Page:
The Baseball Hall of Fame was opened in Cooperstown, New York in 1939, and for all of the ensuing 73 years since that time, baseball fans have been debating about who "belongs" in the Hall - and who doesn't. With the names of all-time greats Barry Bonds, Roger Clemens and Sammy Sosa - all of whom have been suspected of using Performance Enhancing Drugs (PEDs) during their stellar careers - on the ballot for the first time this year, the "who's in, who's out" debate is raging hotter than ever. The Baseball Writers of America, who vote on potential Hall inductees, have two camps within their ranks - some writers who feel that Hall selection should be based simply upon what the player did on the field, and ohers who feel that anyone suspected of PED use should NEVER be in the Hall. Within these two groups are also those who feel that players such as Bonds, Clemens and Mark McGwire should be elected at some point, but certainly not the first time they become eligible, and McGwire's poor showing in the years he has been on the ballot reflect that camp.
ESPN the Magazine recently threw a little more fuel on the fire when they released their "Hall of 100" list. The magazine teamed with their online and TV partners to take a fresh look at the greats of the game for a new analysis of which players really are the best of the best.
Their panel of experts - editors, writers, reporters and on-air personalities was given a list of more than 300 names: players already in the actual Hall of Fame or on the ballot, as well as past and active players who surpassed certain seasonal and career benchmarks, and from this initial list, 100 players were chosen as the "Best of the Best", without regard to off-the-field discretions or suspicion of same - a "judgment free zone," as the magazine terms it.
For a complete list of the "Hall 100," I refer you to the ESPN.com website. I'll just make a few comments here on some of the selections which caught my eye.
Barry Bonds finished third on the list - behind only Babe Ruth, who still, after all these years, was deemed the number one player of all time, and his godfather, Willie Mays.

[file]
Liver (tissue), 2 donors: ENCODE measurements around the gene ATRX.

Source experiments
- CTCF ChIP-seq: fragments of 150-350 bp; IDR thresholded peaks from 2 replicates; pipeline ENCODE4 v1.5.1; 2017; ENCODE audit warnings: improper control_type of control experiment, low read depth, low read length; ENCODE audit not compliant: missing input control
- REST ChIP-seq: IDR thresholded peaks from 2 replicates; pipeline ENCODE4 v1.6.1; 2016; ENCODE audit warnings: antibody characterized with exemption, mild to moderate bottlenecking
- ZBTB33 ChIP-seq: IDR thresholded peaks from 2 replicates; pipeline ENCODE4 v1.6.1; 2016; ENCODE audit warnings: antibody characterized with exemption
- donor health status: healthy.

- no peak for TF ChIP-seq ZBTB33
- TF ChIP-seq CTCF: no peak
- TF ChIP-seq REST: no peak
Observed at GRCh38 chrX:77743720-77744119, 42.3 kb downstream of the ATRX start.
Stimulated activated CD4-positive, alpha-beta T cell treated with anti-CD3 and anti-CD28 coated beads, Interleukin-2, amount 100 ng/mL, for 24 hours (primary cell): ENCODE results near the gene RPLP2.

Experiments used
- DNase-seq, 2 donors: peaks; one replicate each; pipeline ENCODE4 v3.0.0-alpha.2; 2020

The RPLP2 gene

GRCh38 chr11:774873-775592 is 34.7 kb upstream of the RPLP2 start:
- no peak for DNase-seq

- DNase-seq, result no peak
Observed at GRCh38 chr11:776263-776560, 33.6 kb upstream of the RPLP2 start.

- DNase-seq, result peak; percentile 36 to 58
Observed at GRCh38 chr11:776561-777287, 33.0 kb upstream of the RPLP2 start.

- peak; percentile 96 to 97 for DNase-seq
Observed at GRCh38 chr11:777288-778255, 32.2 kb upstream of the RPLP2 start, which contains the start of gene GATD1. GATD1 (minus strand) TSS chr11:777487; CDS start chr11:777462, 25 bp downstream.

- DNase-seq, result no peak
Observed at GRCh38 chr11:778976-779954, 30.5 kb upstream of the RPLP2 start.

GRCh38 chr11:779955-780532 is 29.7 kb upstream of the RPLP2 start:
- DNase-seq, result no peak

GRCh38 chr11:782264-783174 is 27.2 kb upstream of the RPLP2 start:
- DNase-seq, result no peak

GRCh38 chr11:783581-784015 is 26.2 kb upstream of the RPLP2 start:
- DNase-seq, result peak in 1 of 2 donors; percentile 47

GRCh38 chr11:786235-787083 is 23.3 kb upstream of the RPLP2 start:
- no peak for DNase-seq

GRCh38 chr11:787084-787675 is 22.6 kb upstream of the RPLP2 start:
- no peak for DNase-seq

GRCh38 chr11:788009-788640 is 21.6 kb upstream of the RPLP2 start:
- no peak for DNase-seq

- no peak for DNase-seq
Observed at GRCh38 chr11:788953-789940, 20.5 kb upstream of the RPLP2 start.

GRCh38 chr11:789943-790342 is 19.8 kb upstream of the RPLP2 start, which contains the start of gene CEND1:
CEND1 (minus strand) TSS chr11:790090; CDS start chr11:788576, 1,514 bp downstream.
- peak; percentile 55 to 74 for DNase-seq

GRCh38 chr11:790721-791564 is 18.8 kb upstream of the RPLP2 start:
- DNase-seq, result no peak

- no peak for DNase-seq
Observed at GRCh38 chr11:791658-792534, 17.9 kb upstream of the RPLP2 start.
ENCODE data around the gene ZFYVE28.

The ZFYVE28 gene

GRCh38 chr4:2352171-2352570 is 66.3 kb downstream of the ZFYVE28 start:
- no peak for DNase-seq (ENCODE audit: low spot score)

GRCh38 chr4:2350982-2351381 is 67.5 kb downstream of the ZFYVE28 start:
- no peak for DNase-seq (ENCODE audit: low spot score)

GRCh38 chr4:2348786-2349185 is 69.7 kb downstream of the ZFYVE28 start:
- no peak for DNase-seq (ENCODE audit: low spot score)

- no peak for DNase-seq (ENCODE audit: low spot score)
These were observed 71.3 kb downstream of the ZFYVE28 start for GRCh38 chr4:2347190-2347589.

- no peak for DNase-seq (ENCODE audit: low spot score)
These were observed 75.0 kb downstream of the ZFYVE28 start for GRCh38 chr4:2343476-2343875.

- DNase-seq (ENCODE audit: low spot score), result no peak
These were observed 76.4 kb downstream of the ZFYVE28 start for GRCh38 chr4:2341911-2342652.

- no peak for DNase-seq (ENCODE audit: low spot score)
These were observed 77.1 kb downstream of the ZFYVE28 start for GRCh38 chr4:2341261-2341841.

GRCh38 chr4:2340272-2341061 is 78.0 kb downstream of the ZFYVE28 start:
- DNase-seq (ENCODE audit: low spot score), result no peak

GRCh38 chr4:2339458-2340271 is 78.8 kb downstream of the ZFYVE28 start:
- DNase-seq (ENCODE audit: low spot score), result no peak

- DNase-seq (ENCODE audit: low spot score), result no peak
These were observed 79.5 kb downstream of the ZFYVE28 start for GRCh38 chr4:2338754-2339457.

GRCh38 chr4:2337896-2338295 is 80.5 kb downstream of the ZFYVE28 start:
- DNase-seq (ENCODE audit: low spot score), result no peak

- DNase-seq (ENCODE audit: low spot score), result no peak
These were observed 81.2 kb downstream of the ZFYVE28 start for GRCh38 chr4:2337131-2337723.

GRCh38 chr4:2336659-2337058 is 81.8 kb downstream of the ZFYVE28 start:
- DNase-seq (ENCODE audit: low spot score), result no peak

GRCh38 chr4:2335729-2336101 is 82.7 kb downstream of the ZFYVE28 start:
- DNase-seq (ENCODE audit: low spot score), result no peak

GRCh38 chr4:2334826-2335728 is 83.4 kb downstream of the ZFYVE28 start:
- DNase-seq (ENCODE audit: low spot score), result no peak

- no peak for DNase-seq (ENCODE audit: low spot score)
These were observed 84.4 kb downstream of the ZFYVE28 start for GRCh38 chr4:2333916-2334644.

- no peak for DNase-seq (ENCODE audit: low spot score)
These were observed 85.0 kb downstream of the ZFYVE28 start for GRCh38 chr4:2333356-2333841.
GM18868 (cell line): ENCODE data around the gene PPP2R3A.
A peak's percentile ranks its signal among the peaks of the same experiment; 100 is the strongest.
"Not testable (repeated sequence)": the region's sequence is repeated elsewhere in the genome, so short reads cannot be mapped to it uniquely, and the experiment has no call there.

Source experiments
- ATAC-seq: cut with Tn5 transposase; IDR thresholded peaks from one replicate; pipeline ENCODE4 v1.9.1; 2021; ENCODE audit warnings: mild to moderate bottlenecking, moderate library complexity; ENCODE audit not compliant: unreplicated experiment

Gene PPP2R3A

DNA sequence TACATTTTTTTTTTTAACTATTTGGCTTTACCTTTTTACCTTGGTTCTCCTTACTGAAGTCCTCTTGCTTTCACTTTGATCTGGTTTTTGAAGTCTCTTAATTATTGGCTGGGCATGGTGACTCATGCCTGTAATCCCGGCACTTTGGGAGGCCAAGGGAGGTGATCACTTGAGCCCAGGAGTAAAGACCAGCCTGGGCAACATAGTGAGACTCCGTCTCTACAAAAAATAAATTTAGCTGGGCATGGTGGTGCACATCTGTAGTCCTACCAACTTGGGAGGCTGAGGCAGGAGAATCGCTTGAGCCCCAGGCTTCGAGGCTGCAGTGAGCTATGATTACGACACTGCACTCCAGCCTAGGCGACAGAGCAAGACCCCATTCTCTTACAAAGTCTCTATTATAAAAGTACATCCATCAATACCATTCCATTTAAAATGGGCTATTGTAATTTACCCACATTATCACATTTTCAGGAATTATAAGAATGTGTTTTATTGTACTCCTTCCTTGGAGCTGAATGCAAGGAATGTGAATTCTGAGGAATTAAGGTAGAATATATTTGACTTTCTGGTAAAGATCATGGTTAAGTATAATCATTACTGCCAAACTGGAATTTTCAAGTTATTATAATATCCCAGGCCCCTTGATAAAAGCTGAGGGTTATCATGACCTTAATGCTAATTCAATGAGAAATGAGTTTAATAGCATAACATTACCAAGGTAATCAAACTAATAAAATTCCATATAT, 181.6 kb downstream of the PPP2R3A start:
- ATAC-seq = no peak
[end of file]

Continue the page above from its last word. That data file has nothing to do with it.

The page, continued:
Clemens - the greatest pitcher of recent decades - came in 7th, and another recent hurler who hasn't been retired long enough to be on the ballot, Greg Maddux, finished 13th. Two other current players, Alex Rodriguez and Albert Pujols, placed 18th and 19th, respectively.
Flamethrower Randy Johnson, another player who hasn't yet qualified to be on the ballot, was named at number 23, while another recent retiree, Ken Grifey jr. was at number 34.
A player who has been rejected by the Hall for reasons other than drugs, Pete Rose, finished at number 37 (probably lower than Pete would have put himself), just ahead of current player Derek Jeter. At number 41 was pitcher Pedro Martinez, who is also not yet eligible. Sandy Koufax, in comparison, finished at number 44, just ahead of Warren Spahn, the all-time winningest left handed pitcher.
At number 49 is a player who has just retired, Chipper Jones, so he won't be eligible for the actual Hall for another five years. As Jones finished up his final season with the Braves, I must admit that I was a little surprised at the number of writers who referred to him as a "surefire" Hall of Famer, but maybe he is, in their opinion. At any rate, there's an impressive list of great players who were ranked below him on ESPN's Hall of 100.
All-time great relievr Mariano Rivera of the Yankees, who plans to return this season from the injury which sidelined him for much of the 2012 season, came in at number 67. Jeff Bagwell, who's on this year's ballot, was 68th; former White Sox slugger Frank Thomas, who should be eligible soon, was 69th; starter-reliever John Smoltz was 75th, and Mike Piazza, who's also on the ballot for the first time this year, finished 78th.
Mark McGwire was 83rd; Craig Biggio, also a first-time nominee this year, was 90th; current pitcher Roy Halladay finished 92nd, and pitcher Tom Glavine, Maddux and Smoltz' teammate on the great Braves' pitching staffs of the 80s and 90s, was named at number 93.
Jim Thome, one recent slugger who to my knowledge has never been suspected of using performance enhancing drugs, placed 94th on the Hall of 100 list, just ahead of Sammy Sosa. Another player who hasn't received much Hall support in recent elections, Tim Raines, was 96th - just ahead of the late Ron Santo, who finally made it into the Hall last year.
So there you have it - the 100 greatest MLB players of all time, as selected by the ESPN crew. As you might expect, this list includes a lot of players of more recent vintage - players who have played in the "ESPN Era," if you will - and views some of the players of earlier eras with less regard than they have been given in the past.
Just more fuel for the "Hot Stove League" - the best time of the year for baseball fans.
The 2013 Hall results will be released soon.